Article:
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New studio need help with soundproofing Utility Software
Old 1st September 2011
  #1
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jackinthebox's Avatar
 

New studio need help with soundproofing

I am about to move into a new building to build a studio which i will have as my main workspace for the next ten years.
The location is great, right in the middle of shoreditch, london UK and the building itself is finished to a high standard.

I have a few questions ( well more than a few actually it's amazing how many variables there are and differences of opinion on the subjects of acoustics and soundproofing!)

The studio will be situated in the basement with a ceiling height of around 3 metres, with concrete lintels lowering the ceiling height in places.

I have decided against a floating floor as there is nothing below and the concrete floor is in contact with the earth below and therefore massive and damped enough to not resonate. I will be decoupling the live room floor a certain amount but it won't be a fully floated slab or anything. I have a load of 1m square recycled granulated rubber slabs and a layer of profiled neoprene sheet to essentially float the live room floor but i am still unsure of the best possible way to approach the whole thing yet. I will also retain as much ceiling height as possible.

My first question is regarding the soundproofed walls which will be the perimeter of my room within a room construction.
The outer walls of the empty room are currently plasterboard on at least two sides. ( i guess i will have to drill some investigatory holes to make sure of the construction. I am hoping there is brick or concrete between me and the neighbours.( i believe there are offices to the rear of the buliding so the back wall, which will be one side of my live room and the back wall of my control room is the wall that will need the most isolation).
Now if the wall is a plasterboard stud construction and i am building a double walled metal stud construction in front of it would this constitute a triple leaf?
I have attached a snapshot and sketchup file to make it more clear.

Would i need to insulate the outer wall with rockwool or would it be best to leave a simple air gap with no absorption?
I will be using this kind of construction for the inner walls, probably with a layer of bitumen impregnated softboard on the studs, then 19mm plasterboard plank with a 12.5mm soundboard layer on top of that. i'm hoping to get about 70db reduction but my worry is that the existing plasterboard walls of the building might cause problems. I have heard that a triple leaf design is worse than a double leaf.
So should i be making use of the existing plasterboard wall as part of one of the leaves or leave an air gap between my internal structure and the outside wall?
Also the lafarge construction technique involves 200mm of quite low density (10kgm3) acoustic quilt instead of the higher density stuff i have used in the past. I guess this i because the mass is provided by the the layers of sheet material and the lower density quilt is more effective at lower frequencies.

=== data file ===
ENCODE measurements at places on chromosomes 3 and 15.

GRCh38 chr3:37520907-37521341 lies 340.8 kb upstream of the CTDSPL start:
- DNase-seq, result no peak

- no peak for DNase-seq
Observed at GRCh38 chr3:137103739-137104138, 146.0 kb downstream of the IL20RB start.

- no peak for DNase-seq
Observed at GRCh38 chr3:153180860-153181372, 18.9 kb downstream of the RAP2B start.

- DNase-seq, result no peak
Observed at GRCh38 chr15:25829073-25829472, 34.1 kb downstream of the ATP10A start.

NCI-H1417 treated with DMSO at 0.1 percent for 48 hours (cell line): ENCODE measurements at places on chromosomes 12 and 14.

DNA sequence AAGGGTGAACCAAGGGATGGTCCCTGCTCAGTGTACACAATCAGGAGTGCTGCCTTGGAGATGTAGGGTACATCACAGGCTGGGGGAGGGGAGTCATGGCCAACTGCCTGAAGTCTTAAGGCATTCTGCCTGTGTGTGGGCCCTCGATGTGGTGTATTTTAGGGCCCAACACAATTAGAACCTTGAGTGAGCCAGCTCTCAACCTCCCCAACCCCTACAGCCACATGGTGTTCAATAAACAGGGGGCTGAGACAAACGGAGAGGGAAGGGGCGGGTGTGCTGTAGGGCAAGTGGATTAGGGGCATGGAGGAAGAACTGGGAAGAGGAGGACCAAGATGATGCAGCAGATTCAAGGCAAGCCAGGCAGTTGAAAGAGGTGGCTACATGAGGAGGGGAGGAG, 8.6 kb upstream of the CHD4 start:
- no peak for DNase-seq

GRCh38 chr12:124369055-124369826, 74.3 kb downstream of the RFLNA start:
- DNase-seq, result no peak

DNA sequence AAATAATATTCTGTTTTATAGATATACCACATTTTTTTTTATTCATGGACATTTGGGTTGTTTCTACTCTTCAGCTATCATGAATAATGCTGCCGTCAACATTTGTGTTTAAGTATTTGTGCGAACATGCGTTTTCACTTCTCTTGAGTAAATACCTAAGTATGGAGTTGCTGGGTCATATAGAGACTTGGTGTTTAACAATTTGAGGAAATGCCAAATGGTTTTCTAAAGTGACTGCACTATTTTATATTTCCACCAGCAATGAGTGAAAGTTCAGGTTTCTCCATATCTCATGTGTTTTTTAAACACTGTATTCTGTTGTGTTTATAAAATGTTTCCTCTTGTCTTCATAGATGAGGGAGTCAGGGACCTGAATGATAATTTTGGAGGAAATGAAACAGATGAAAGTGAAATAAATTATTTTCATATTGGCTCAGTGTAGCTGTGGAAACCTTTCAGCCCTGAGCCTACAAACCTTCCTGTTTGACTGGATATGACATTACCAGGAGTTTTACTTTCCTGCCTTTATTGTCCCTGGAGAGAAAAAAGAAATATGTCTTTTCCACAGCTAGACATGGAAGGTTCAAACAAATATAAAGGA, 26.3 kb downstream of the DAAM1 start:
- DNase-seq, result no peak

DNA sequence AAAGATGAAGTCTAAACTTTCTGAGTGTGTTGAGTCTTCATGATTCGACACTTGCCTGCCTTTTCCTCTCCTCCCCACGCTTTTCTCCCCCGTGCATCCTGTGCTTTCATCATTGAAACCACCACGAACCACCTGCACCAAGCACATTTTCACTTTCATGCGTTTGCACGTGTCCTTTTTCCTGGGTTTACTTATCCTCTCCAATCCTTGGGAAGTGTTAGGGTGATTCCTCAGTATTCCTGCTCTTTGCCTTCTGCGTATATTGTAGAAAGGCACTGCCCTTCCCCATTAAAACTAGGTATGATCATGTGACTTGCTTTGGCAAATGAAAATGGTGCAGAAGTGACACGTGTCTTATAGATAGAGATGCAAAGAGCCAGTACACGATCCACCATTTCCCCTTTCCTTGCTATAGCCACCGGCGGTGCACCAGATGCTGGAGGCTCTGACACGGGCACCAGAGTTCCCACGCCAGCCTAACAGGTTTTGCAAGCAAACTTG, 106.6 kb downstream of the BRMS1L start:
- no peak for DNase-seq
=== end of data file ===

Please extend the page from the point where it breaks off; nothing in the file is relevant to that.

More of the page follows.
I could well be wrong. I have been trying to make sense of all the different aspects of soundproofing but i still have a few question marks!

Can anyone help point me in the right direction to achieve the greatest isolation with the minimum of building required. I am quite prepared to use a number of layers of different materials, use resiient bars if necessary and seal and damp every possible problem spot with acoustic sealant but i don't want to go ahead and order materials if i am missing some important point or i'm uncertain as to what the outcome might be.

I know there is always the option of adding more layers to the inside of the studio and adding sufficient treatment and absorption to the inside of the live room to control the leakage but i'd like to get maximum isolation initially.

I would love to hire a professional acoustic architect but i will building the place myself and i really don't have the budget for one.

Thanks in a advance for any advice or tips.

jack

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Old 2nd September 2011
  #2
Gear Nut
 

Yeah you may want to drill and figure out exactly what the existing walls are before deciding what'll be needed, or if you can, the building office may just have a set of as-built drawings you can look at.

Another consideration is talking to your new neighbors, bringing in some big speakers to your existing space, blasting them at what you might consider recording level, then walk into your neighbors offices/rooms to see exactly how much attenuation is needed. Grab a Radioshack SPL meter and make notes of each room's dBA and dBC range with and without speakers on in your room. Basically a poor man's version of an ASTC test to figure out exactly what transmission loss the wall offers, but it's a start.
Old 3rd September 2011
  #3
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Quote:
Originally Posted by Gohanto View Post
Yeah you may want to drill and figure out exactly what the existing walls are before deciding what'll be needed, or if you can, the building office may just have a set of as-built drawings you can look at.